published Sunday, April 28th, 2013

Whatever happened to ... Former sheriff serving time in Wisconsin

  • photo
    Wearing handcuffs and leg irons, Hamilton County Sheriff Billy Long is escorted by Deputy U. S. Marshal Bob Church before appearing in federal court in this 2008 file photo.
    Photo by John Rawlston.
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Q. Whatever happened to former Hamilton County Sheriff Billy Long?

A. Since Long went into custody in February 2008 he's been a quiet, well-behaved inmate in a Wisconsin minimum-security prison, said his Chattanooga attorney, Jerry Summers.

His wife has visited him, and he leaves the legal troubles to his attorney, Summers added.

"He has been a model prisoner," he said.

Five years ago, Long pleaded guilty to 19 counts of extortion, six counts of money laundering, one count of providing a firearm to a felon and one count of cocaine possession. At the time, he was the county's top law enforcement official. News of his arrest sent shock waves through the community.

Long originally was sentenced to 14 years in prison, but last summer his sentence was reduced to 135 months, or a little over 11 years. He was moved from a facility in Arizona to Wisconsin.

Summers argued before the U.S. Court of Appeals for the 6th Circuit that Long's sentence should be shortened because Long didn't fight the charges and cooperated with authorities. He plans to argue in another appeal this summer that Long's sentence should be shortened even more.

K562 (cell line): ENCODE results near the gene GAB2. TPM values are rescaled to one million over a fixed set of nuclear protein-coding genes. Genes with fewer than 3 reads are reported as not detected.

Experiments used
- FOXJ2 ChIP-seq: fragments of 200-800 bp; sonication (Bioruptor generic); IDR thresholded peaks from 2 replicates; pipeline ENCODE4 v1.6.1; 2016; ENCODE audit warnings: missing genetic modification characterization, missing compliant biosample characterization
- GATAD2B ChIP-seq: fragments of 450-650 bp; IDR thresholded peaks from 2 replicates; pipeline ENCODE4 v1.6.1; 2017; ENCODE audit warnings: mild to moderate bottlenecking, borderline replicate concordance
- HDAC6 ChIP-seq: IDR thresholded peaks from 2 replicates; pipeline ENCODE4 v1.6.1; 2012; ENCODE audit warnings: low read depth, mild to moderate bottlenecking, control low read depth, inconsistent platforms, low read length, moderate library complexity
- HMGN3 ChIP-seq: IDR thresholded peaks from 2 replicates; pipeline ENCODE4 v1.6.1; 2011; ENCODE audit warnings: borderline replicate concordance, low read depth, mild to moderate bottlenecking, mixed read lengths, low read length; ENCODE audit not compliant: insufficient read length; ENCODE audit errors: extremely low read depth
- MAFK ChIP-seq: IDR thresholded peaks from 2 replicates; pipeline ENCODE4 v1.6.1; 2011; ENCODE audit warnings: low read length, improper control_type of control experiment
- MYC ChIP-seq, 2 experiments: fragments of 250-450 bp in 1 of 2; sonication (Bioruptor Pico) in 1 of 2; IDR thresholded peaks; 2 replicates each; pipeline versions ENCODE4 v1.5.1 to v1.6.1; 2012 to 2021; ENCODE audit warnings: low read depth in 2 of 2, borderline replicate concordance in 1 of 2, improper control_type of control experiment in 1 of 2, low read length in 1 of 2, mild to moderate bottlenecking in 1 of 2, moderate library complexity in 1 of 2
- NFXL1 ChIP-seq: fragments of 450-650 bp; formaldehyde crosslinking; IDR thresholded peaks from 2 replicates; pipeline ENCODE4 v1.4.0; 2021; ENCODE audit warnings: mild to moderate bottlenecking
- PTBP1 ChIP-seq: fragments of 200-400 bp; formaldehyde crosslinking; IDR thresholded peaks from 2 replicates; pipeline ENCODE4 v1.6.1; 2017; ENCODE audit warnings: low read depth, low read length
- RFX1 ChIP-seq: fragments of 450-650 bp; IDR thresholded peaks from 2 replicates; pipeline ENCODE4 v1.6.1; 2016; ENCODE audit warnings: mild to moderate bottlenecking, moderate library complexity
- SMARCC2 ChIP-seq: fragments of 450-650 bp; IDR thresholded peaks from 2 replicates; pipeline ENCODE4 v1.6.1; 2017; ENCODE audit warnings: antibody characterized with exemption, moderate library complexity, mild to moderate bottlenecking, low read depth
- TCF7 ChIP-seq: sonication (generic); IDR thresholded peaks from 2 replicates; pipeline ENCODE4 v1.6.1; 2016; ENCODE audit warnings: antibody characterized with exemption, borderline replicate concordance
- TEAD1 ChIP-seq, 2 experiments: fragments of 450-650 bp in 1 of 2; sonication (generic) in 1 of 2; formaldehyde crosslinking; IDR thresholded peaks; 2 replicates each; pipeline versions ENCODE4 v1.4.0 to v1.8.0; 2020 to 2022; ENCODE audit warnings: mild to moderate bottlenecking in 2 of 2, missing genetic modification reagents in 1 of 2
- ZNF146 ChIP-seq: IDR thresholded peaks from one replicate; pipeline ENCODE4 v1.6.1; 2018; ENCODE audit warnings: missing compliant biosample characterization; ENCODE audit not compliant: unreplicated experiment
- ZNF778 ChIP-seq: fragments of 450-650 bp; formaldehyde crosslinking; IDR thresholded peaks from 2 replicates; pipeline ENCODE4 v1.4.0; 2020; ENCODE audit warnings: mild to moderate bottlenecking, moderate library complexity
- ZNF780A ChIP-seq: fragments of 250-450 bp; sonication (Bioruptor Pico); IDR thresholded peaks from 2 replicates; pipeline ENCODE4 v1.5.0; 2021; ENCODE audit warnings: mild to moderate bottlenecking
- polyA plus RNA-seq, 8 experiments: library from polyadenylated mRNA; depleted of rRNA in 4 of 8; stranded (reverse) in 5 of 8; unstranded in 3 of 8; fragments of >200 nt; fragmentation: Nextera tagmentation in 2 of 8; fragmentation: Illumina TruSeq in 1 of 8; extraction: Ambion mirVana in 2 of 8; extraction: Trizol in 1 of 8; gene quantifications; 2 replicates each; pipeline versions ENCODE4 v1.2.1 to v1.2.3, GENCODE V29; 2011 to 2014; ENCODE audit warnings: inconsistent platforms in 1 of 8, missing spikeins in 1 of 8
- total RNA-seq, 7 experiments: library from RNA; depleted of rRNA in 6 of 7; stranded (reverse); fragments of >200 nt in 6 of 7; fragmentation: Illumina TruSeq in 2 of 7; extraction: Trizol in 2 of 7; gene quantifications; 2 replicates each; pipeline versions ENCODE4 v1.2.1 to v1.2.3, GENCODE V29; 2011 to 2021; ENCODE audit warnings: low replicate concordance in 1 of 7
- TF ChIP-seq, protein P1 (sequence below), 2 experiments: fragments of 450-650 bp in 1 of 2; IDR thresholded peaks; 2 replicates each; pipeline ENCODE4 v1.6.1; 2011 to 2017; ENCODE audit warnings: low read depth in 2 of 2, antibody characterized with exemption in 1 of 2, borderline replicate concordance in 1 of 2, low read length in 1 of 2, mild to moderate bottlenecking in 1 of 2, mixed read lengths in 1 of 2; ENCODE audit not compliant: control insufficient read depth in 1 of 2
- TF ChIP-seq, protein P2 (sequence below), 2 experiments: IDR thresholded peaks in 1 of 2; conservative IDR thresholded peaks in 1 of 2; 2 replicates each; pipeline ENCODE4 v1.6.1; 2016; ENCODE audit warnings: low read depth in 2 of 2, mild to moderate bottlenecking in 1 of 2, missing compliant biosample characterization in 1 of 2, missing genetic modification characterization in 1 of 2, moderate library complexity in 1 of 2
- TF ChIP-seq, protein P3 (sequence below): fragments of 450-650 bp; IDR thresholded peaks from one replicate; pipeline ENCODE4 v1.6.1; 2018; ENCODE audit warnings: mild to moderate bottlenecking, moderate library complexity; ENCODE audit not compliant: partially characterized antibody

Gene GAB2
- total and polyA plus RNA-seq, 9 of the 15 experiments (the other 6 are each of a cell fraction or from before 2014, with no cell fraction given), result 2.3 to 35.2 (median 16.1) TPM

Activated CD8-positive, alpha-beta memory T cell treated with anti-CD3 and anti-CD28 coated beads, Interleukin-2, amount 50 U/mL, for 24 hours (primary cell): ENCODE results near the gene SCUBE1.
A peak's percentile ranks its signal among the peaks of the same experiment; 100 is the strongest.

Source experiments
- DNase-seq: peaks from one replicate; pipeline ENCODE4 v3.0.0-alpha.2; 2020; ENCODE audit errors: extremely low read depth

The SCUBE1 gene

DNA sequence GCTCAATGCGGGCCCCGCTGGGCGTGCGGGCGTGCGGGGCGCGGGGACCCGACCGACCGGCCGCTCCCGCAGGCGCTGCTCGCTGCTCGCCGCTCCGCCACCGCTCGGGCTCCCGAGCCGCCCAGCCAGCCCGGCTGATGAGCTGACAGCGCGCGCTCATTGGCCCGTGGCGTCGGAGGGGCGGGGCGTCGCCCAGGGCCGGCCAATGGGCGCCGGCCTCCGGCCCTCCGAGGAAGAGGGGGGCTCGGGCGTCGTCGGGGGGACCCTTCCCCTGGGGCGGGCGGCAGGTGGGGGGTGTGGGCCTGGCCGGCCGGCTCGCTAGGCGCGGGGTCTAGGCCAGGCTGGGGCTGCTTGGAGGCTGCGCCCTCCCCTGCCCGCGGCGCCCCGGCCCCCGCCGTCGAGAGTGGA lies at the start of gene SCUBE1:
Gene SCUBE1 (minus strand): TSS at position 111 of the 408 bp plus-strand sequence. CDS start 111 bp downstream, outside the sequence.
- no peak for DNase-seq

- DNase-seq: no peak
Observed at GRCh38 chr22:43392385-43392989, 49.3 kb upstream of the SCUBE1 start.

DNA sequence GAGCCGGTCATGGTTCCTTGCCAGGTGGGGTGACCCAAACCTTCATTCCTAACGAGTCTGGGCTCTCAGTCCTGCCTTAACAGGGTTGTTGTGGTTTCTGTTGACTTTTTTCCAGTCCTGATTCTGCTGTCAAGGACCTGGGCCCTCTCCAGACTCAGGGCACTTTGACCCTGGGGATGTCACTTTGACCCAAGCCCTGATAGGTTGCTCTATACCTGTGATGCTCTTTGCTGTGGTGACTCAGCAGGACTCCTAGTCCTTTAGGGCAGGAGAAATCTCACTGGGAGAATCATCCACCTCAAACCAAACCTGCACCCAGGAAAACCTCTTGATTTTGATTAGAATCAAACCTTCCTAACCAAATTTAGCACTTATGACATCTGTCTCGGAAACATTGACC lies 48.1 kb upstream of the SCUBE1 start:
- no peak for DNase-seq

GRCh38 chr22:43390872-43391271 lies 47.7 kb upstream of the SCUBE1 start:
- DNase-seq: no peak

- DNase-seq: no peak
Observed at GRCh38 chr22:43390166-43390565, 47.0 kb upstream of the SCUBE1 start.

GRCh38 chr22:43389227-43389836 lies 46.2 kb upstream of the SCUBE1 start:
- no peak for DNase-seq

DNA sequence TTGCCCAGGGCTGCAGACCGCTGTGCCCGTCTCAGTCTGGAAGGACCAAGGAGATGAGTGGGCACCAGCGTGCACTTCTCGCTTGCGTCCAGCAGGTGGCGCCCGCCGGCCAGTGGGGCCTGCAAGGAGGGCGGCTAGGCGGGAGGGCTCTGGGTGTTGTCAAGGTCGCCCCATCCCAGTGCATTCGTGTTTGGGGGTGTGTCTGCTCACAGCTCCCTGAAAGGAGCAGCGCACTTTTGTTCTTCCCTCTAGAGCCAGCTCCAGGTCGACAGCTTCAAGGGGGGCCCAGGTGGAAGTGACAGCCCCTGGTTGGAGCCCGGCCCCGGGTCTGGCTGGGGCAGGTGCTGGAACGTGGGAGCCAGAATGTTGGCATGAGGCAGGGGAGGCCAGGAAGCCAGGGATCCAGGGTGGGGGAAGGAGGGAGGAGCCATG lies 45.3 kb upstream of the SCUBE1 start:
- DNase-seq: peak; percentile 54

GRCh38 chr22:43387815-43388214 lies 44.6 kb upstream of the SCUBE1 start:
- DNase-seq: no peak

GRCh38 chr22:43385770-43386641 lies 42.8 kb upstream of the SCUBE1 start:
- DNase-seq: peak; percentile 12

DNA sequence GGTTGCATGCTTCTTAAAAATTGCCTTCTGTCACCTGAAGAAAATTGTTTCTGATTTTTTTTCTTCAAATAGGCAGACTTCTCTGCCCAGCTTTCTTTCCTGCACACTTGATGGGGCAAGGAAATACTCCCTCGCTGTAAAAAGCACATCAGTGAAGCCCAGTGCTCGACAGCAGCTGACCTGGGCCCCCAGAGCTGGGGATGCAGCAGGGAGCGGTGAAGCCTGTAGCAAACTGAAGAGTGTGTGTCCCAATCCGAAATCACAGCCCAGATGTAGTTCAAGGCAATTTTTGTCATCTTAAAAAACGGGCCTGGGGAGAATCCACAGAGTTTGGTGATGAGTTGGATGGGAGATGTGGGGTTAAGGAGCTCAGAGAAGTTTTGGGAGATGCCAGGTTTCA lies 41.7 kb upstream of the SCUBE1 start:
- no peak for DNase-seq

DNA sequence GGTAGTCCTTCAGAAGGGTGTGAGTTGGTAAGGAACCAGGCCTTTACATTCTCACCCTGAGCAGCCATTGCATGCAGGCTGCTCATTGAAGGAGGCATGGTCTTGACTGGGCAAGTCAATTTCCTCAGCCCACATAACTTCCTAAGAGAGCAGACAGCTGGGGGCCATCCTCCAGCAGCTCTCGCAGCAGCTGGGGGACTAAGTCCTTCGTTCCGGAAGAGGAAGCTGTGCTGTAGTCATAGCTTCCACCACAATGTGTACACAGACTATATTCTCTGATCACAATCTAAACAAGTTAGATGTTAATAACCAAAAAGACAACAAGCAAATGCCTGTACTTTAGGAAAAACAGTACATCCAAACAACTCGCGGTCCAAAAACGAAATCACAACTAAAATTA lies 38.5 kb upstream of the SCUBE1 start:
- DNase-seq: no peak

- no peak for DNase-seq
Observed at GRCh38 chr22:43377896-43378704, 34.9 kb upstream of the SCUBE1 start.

The appeal will be heard on June 18 by the 6th Circuit.

"He has been kind of doing his time and trying to do as good as a job as he can," Summers said.

This update was written by staff writer Joan McClane. Contact her at jmcclane@times freepress.com or 423-757-6601. Follow her on Twitter at @Joan GarrettCTFP. To suggest a topic for Whatever Happened To, email timesfreepress.com.

about Joan Garrett McClane...

Joan Garrett McClane has been a staff writer for the Times Free Press since August 2007. Before becoming a general assignment writer for the paper, she wrote about business, higher education and the court systems. She grew up the oldest of five sisters near Birmingham, Ala., and graduated with a master's and bachelor's degrees in journalism from the University of Alabama. Before landing her first full-time job as a reporter at the Times Free Press, ...

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